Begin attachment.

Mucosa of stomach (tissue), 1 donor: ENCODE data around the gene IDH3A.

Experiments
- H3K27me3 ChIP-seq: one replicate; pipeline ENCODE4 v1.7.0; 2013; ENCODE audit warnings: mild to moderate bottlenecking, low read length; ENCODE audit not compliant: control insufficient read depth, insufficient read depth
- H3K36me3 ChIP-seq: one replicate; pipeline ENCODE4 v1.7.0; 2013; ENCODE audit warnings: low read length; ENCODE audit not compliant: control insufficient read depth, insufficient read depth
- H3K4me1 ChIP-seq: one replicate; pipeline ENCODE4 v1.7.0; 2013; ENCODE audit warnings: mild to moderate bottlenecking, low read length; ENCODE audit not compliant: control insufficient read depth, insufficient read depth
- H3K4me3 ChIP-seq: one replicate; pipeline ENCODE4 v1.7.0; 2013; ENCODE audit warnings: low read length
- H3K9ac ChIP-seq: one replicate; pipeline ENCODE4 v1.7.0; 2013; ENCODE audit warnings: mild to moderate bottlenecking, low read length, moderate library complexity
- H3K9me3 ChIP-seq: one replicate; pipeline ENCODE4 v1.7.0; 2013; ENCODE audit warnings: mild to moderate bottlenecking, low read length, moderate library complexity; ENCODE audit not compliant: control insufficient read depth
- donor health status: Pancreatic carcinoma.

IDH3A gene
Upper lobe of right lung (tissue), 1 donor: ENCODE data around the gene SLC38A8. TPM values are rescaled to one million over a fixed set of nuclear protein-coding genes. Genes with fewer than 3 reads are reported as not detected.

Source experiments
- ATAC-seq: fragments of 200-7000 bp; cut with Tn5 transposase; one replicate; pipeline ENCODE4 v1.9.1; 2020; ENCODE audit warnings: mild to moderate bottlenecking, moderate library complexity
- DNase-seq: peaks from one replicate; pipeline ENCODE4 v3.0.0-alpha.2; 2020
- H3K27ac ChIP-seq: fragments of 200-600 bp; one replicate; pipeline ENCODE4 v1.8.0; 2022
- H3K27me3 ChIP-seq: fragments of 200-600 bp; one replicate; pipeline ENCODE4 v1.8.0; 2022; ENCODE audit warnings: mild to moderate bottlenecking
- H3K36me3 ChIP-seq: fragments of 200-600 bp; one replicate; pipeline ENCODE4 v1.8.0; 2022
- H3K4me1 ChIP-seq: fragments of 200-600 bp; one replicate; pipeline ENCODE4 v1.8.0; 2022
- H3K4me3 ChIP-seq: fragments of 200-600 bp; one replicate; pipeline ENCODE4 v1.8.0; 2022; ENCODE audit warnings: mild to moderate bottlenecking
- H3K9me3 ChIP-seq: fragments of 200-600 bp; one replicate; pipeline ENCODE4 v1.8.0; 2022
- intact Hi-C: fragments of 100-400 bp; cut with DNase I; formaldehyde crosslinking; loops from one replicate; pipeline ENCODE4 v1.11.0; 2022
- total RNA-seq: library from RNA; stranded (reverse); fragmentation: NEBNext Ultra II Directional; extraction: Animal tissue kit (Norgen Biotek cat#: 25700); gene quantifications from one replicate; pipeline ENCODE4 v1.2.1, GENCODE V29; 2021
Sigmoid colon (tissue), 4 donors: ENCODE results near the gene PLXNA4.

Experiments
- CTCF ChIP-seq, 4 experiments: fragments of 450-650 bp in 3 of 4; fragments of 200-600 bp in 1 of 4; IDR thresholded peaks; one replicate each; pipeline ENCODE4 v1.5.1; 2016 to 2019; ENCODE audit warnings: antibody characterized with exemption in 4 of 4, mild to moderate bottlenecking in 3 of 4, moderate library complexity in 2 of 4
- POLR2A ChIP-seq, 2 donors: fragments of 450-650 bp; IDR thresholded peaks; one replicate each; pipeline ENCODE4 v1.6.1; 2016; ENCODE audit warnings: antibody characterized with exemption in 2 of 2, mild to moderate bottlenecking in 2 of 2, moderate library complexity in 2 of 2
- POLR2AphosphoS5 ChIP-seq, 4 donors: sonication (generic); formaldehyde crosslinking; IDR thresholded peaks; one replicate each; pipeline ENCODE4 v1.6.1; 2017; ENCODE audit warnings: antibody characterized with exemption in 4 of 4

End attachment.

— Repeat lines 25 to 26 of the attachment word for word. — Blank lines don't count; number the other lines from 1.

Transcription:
- CTCF ChIP-seq, 4 experiments: fragments of 450-650 bp in 3 of 4; fragments of 200-600 bp in 1 of 4; IDR thresholded peaks; one replicate each; pipeline ENCODE4 v1.5.1; 2016 to 2019; ENCODE audit warnings: antibody characterized with exemption in 4 of 4, mild to moderate bottlenecking in 3 of 4, moderate library complexity in 2 of 4
- POLR2A ChIP-seq, 2 donors: fragments of 450-650 bp; IDR thresholded peaks; one replicate each; pipeline ENCODE4 v1.6.1; 2016; ENCODE audit warnings: antibody characterized with exemption in 2 of 2, mild to moderate bottlenecking in 2 of 2, moderate library complexity in 2 of 2